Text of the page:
“This warning should have come almost in 2019, when I alerted the State Department,” Brennan’s mother, Mary, told The Times on Saturday.

Any other deaths, she said, “are on their hands, and how many deaths we will not know.”

In part, that’s because Mexican autopsies do not consistently include tests for fentanyl. Additionally, drug experts say the country’s mortality data vastly under count overdose deaths.

While more than 91,000 people died of overdoses in the U.S. in 2020, Mexico saw fewer than two dozen fatalities from opioids that year, according to the country’s official data. That same year, the U.S. recorded more than 68,000 opioid overdose deaths.

The State Department issues travel advisories for every country, rating the level of caution U.S. travelers should take. The lowest-level advisory — color-coded blue — suggests people should “exercise normal precautions” while abroad; the highest-level advisory, coded red, warns that Americans “should not travel” there due to life-threatening risks.

For specific — and often shorter-term — safety concerns in another country, the department puts out alerts about things such as demonstrations, crime trends and weather events.

On Monday, the State Department issued a broad “travel alert” for spring break that warned travelers about concerns in Mexico, including crime, drownings, medical emergencies and pharmaceuticals.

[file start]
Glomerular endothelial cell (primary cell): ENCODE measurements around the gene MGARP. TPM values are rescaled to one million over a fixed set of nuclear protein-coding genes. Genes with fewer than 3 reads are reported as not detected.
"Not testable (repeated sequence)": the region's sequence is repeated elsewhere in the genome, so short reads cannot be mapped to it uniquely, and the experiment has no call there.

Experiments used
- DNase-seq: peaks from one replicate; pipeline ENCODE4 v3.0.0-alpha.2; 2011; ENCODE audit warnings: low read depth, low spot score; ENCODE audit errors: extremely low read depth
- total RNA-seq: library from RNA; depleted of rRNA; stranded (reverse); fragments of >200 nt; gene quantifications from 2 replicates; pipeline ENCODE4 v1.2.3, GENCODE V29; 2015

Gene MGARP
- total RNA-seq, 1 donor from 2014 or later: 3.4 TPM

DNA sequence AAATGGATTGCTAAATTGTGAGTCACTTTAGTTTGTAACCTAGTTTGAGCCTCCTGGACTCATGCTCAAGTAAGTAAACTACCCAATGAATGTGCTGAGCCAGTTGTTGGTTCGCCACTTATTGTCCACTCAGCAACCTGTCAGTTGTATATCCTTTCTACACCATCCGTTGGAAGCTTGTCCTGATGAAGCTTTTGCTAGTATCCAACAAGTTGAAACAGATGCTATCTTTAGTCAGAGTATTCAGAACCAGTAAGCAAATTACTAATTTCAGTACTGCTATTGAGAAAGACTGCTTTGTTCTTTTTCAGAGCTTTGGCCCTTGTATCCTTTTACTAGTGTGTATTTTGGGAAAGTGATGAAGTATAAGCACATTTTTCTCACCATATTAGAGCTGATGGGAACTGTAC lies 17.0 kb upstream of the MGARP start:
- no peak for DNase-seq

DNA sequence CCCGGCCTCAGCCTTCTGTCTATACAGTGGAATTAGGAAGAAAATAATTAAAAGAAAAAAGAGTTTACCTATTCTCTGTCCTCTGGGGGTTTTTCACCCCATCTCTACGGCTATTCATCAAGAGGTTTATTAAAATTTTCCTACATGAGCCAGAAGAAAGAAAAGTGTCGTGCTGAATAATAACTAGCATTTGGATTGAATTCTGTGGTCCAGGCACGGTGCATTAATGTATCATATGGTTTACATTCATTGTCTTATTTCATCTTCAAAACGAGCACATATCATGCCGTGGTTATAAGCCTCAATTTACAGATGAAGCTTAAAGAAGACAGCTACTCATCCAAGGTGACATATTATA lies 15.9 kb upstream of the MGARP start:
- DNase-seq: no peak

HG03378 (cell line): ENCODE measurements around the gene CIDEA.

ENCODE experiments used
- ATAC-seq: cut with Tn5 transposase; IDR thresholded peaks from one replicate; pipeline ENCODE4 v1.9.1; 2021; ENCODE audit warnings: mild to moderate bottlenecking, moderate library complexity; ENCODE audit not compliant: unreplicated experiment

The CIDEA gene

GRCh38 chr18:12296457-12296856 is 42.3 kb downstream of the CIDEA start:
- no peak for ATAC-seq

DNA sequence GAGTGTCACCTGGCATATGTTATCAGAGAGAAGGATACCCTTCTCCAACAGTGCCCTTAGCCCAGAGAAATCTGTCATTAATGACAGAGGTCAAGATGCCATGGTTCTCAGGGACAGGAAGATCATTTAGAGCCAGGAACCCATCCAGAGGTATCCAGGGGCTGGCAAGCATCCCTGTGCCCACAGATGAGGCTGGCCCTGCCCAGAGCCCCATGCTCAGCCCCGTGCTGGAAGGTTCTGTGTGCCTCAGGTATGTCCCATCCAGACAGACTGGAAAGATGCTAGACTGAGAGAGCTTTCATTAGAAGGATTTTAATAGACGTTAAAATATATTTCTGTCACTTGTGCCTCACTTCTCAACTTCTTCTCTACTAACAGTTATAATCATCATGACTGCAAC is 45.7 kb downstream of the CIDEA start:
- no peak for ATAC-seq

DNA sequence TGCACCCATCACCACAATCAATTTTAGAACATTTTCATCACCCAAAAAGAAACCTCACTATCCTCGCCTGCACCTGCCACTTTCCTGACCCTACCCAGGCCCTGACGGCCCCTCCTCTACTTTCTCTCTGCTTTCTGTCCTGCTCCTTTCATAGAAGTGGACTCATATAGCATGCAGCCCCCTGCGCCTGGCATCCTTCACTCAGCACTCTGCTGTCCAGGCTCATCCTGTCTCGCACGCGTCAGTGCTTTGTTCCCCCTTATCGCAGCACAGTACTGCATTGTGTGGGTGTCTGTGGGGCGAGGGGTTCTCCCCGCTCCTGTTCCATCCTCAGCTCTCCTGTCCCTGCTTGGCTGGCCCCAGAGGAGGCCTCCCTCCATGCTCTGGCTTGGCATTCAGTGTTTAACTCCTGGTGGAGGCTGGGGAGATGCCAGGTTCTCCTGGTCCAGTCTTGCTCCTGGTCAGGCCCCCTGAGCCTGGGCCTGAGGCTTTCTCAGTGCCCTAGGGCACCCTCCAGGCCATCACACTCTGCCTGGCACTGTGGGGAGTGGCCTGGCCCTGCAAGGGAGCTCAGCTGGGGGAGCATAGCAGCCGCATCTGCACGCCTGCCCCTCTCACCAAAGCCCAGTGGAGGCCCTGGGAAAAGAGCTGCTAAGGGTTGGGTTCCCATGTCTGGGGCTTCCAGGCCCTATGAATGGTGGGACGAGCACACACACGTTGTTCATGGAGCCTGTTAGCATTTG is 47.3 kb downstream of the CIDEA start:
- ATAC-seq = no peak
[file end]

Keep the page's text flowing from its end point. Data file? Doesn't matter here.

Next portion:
“Counterfeit medication is common and may prove to be ineffective, the wrong strength, or contain dangerous ingredients,” the alert said. “Medication should be purchased in consultation with a medical professional and from reputable establishments.”

That alert was largely a repetition of guidance on the site and did not include warnings that the lawmakers requested regarding counterfeit medications sold in drug stores.

On Friday, the State Department published the more detailed warning, “Health Alert: Counterfeit Pharmaceuticals,” offering more specifics about the concerns raised in recent reporting. However, the department did not answer a question about how long its alert would remain in place.

“Pharmaceuticals, both over the counter and requiring prescription in the United States,” the alert said, “are often readily available for purchase with little regulation.”